I too was fascinated by Yuji Sakuma’s use of old oil paintings to work over. I would imagine, like any pastel, you would eventually need to put it behind glass…

  12. So glad I finally went back and found this artist feature. Initially was grabbed by the color and not having time bypassed it. Magnetic figures. Color alchemy. So pleading with God to end this damn pandemic so we can attend classes again. The few figure drawing ones I had many years ago were uplifting. I hope to see this artist more and desire to view his yoga and dancers positions. Thanks so very much for introducing me to Mr. Yuji Gail

    1. Ahhhh Brenda, I’m so glad you returned to see this artist’s work – they are indeed inspiring!!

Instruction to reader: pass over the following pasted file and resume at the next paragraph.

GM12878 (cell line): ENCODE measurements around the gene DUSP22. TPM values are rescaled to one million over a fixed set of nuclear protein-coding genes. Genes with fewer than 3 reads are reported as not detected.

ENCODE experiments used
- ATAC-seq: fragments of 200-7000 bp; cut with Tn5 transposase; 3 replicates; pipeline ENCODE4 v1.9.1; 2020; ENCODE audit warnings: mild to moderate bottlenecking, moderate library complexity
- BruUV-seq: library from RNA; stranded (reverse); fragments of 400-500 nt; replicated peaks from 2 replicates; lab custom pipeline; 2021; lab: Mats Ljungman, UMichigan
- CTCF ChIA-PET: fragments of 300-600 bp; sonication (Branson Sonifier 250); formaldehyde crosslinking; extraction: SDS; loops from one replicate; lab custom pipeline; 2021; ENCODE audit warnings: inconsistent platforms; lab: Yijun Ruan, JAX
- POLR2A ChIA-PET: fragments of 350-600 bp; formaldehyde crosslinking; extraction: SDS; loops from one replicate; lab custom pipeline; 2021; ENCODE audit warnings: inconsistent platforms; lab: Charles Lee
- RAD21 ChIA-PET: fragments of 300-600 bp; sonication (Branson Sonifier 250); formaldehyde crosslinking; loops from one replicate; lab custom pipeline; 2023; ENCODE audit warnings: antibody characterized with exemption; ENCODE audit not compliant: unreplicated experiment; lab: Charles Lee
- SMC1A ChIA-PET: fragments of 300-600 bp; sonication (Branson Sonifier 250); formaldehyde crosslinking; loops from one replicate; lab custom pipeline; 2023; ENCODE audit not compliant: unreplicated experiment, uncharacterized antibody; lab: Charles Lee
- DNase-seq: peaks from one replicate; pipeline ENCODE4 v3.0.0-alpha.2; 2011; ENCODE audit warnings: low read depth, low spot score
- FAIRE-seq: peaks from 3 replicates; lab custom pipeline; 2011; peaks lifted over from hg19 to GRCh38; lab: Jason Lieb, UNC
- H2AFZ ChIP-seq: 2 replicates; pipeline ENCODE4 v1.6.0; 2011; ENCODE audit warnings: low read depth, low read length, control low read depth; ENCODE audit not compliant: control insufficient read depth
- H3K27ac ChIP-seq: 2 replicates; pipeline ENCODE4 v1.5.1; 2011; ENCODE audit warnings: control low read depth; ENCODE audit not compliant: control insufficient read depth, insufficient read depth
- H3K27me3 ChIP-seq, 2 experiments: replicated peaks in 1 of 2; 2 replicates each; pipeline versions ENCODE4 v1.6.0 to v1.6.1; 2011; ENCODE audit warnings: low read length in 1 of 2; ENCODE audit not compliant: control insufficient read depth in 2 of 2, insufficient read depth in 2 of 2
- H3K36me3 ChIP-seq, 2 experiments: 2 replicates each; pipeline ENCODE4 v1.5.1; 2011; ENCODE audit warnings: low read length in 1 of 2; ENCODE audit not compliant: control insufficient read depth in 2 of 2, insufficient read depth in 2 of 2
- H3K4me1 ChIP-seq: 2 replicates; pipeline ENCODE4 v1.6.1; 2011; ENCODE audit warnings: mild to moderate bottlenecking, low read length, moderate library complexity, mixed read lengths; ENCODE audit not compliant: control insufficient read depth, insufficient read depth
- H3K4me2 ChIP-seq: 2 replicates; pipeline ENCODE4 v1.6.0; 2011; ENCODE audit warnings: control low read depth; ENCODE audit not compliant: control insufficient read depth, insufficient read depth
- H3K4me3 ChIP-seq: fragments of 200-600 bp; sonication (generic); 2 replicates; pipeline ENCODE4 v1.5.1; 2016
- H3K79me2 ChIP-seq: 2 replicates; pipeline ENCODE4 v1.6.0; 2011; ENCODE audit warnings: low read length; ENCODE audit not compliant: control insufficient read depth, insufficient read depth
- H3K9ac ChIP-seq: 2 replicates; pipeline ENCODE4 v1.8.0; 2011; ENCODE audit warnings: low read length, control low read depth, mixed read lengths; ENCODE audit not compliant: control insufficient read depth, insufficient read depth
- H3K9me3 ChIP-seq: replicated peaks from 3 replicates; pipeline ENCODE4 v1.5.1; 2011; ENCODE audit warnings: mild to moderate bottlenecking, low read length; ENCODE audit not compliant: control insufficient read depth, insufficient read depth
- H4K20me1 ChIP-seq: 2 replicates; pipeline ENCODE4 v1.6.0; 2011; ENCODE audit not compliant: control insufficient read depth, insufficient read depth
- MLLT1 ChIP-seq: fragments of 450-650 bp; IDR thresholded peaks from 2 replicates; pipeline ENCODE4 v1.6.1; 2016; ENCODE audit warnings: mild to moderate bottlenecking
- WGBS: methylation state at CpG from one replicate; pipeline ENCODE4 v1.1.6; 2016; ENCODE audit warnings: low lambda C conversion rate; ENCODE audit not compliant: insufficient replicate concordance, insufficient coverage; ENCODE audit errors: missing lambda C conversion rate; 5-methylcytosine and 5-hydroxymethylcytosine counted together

And yup, bring on the end of the pandemic! Happily we have vaccines being distributed and most people being aware of what to do to contain the pandemic. Slowly we will get there. And just imagine the exquisite joy of being in an in-person workshop?!

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Gail Sibley

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My love of pastel and the enjoyment I receive from teaching about pastel inspired the creation of this blog. It has tips, reviews, some opinions:), and all manner of information regarding their use through the years – old and new. Please enjoy!